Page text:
We Reviewed 6 Of TV's Grossest Foods And It Was... Yeah
The grownups always told me not to imitate what I see on TV. But if I'm not supposed to, say, make intentionally horrific food concoctions I saw in sitcoms, then why are all the ingredients available at the food store? Checkmate.
Plus, last time we found out that these supposedly wacky recipes have a good chance of being delicious. Remember that lots of history's greatest ideas are just sarcastic suggestions someone else took seriously.
Moon Waffles (From The Simpsons)
Ingredients: Waffle Batter, Caramels, Liquid Smoke, A Stick Of Butter
When, as a child, I saw Homer wrap a smoky caramel waffle around a stick of butter, I knew I was seeing my own destiny. "Some day, I will get to a place in my life where I am eating that exact thing!" Well, it took 25 years to get here. With excited, shaking hands, I opened 16 individually wrapped Kraft Caramels. I whipped up a batch of 47-cent waffle batter. I opened the bottle of liquid smoke and took a whiff. I think this is what they make smelling salts from.
With my waffle iron heated up, I threw the ingredients onto the sizzling plate in the same order that Homer does in The Simpsons. Caramels, batter, liquid smoke. Shut the machine, before someone sees what I have done.
God knows, though. And I'll have to answer for it.
The liquid smoke, a substance apparently made from the runoff from an extinguished house fire, wafted into my eyes, burning them to tears. And just like in the TV show, the mass started oozing out of the sides. The caramels, in fact, started leaking into the mechanical components of the waffle iron, and I wondered for a minute if this was going to be my last time using that machine. Then the caramels started falling out of the waffle iron, jizzing all over my counter.
Food porn. Literally.
Right as the burning smell really permeated my kitchen, the waffle iron's green light came on. I knew this had to cool for a while -- those melted caramels looked like little globs of lava that would burn right through my tongue. I let it hang out while I scraped caramel emission off the counter and charred residue out of the maker with a skewer.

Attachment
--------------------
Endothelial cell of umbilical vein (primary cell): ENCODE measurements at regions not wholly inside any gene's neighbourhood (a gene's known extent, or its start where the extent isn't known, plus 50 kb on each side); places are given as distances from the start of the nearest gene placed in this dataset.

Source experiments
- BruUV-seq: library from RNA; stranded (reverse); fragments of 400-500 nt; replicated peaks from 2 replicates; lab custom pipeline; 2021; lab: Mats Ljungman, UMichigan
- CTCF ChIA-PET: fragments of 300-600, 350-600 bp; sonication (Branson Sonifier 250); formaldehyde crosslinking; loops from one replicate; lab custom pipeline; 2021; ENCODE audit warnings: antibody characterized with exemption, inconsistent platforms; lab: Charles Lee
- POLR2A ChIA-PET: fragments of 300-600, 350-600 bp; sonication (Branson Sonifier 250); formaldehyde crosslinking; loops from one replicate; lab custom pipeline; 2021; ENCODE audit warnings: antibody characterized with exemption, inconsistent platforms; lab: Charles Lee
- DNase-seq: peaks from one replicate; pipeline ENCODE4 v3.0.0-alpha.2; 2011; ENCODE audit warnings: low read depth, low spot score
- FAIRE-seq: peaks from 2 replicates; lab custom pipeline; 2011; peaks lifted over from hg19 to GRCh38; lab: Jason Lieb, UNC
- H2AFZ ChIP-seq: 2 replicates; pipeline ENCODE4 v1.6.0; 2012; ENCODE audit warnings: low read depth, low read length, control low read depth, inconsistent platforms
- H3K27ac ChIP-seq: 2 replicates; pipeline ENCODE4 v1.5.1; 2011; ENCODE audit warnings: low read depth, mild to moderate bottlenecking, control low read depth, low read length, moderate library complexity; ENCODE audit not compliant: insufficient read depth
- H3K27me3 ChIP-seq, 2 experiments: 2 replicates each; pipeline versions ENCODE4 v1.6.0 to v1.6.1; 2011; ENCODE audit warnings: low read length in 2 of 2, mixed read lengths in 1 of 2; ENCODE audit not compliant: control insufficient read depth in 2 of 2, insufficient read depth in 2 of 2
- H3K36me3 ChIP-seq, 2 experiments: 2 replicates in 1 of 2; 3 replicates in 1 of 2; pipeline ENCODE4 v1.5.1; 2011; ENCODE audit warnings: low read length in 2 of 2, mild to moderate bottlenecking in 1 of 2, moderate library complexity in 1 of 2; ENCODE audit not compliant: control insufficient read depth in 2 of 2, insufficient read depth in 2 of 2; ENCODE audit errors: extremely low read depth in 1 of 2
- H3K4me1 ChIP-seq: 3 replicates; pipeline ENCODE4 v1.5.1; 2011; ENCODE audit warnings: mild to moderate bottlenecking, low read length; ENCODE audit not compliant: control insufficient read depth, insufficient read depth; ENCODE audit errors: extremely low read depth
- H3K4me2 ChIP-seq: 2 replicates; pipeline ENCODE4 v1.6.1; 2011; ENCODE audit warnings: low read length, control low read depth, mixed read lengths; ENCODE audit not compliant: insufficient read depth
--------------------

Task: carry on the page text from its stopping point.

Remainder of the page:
Finally, I wrapped that beast around a stick of butter and prepared for my first bite.
Like if hot dogs were made of diabetes instead of animal anuses.
Here is our first important life lesson: Food works differently in cartoons, as anyone who has tried to eat a pizza in a sewer can attest. A raw stick of butter may look like the ultimate expression of gluttony in Homer's hands, but here in the real world butter is only pleasant when it melts. The first bite of moon waffle was nauseating, all because of that cold, very chewy hunk of butter.
Spoiler: I would make that same face after eating most of these recipes.
The waffle, in and of itself, really wasn't that terrible, by comparison. I actually wasn't able to differentiate the Liquid Smoke from the bitter smokiness of the charred caramels. My hair stank like campfire and I felt the need to shower off the meal's toxic residue. One meal in, and I feel like I've stumbled out of some terrible industrial accident.
Which is technically true I suppose.
Breakfast Spaghetti (From Elf)
Ingredients: Spaghetti, Maple Syrup, Chocolate Sauce, M&Ms, Fruity Rainbow Marshmallows, Root Beer Pop-Tarts
If my childhood self was disappointed with the reality of the Moon Waffles, then this dream creation from Elf would have to restore young me's belief that there is magic in the world. And so what if Elf came out when I was 18? I pay taxes, damn it, and I'm going to make the most beautiful breakfast spaghetti mountain that ever happened.
I have to admit that I took one liberty with this concoction. In the movie Elf, it's pretty obvious that Will Ferrell uses chocolate frosted Pop-Tarts as the croutons on his plate of breakfast glory. I, on the other hand, found some repulsive-looking Root Beer Pop-Tarts, a close-out item just a month away from expiring, at my local dollar store. As I cooked my spaghetti to al dente, I took a small bite of the Root Beer Pop-Tart. The taste was part licorice dirt, part sassafras hell, and all soda concentrate. With that, I drained my spaghetti and composed my dish.
And a note for the paramedics, just in case.
The Breakfast Spaghetti was beautiful, and there was an excellent crackling sound from the M&Ms as they started melting. As I twirled a perfect-looking bite and brought the candy mountain mass to my face, I realized that I was excited to devour this dripping sugar heap. This is the sort of thing every child angrily insists they'll eat once they're grown up, when the mean old parents aren't around to spoil the fun.
Who's laughing now?! They are ... They are.